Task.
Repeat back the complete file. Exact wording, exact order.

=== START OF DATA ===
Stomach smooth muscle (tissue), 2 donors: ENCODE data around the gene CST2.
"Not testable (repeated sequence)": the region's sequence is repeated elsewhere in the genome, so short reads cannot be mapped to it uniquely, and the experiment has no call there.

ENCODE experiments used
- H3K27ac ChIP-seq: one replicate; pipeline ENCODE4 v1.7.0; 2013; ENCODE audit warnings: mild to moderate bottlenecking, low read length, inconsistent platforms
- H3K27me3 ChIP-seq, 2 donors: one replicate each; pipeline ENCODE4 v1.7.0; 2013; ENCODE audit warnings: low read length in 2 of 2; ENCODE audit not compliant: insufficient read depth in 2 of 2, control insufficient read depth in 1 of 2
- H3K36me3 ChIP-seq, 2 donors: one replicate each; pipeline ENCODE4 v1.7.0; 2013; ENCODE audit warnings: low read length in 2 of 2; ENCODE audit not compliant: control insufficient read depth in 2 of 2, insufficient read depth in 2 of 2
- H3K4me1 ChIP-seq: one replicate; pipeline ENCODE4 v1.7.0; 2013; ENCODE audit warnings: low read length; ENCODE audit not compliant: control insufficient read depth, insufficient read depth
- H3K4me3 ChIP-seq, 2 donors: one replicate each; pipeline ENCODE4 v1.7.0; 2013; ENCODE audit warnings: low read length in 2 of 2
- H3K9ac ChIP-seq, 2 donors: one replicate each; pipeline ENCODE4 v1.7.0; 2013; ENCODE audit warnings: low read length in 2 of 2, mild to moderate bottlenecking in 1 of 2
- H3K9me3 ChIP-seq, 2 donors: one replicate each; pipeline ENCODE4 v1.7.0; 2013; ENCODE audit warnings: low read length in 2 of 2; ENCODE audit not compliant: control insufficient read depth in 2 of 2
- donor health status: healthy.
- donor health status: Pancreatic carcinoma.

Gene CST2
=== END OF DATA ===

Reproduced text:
Stomach smooth muscle (tissue), 2 donors: ENCODE data around the gene CST2.
"Not testable (repeated sequence)": the region's sequence is repeated elsewhere in the genome, so short reads cannot be mapped to it uniquely, and the experiment has no call there.

ENCODE experiments used
- H3K27ac ChIP-seq: one replicate; pipeline ENCODE4 v1.7.0; 2013; ENCODE audit warnings: mild to moderate bottlenecking, low read length, inconsistent platforms
- H3K27me3 ChIP-seq, 2 donors: one replicate each; pipeline ENCODE4 v1.7.0; 2013; ENCODE audit warnings: low read length in 2 of 2; ENCODE audit not compliant: insufficient read depth in 2 of 2, control insufficient read depth in 1 of 2
- H3K36me3 ChIP-seq, 2 donors: one replicate each; pipeline ENCODE4 v1.7.0; 2013; ENCODE audit warnings: low read length in 2 of 2; ENCODE audit not compliant: control insufficient read depth in 2 of 2, insufficient read depth in 2 of 2
- H3K4me1 ChIP-seq: one replicate; pipeline ENCODE4 v1.7.0; 2013; ENCODE audit warnings: low read length; ENCODE audit not compliant: control insufficient read depth, insufficient read depth
- H3K4me3 ChIP-seq, 2 donors: one replicate each; pipeline ENCODE4 v1.7.0; 2013; ENCODE audit warnings: low read length in 2 of 2
- H3K9ac ChIP-seq, 2 donors: one replicate each; pipeline ENCODE4 v1.7.0; 2013; ENCODE audit warnings: low read length in 2 of 2, mild to moderate bottlenecking in 1 of 2
- H3K9me3 ChIP-seq, 2 donors: one replicate each; pipeline ENCODE4 v1.7.0; 2013; ENCODE audit warnings: low read length in 2 of 2; ENCODE audit not compliant: control insufficient read depth in 2 of 2
- donor health status: healthy.
- donor health status: Pancreatic carcinoma.

Gene CST2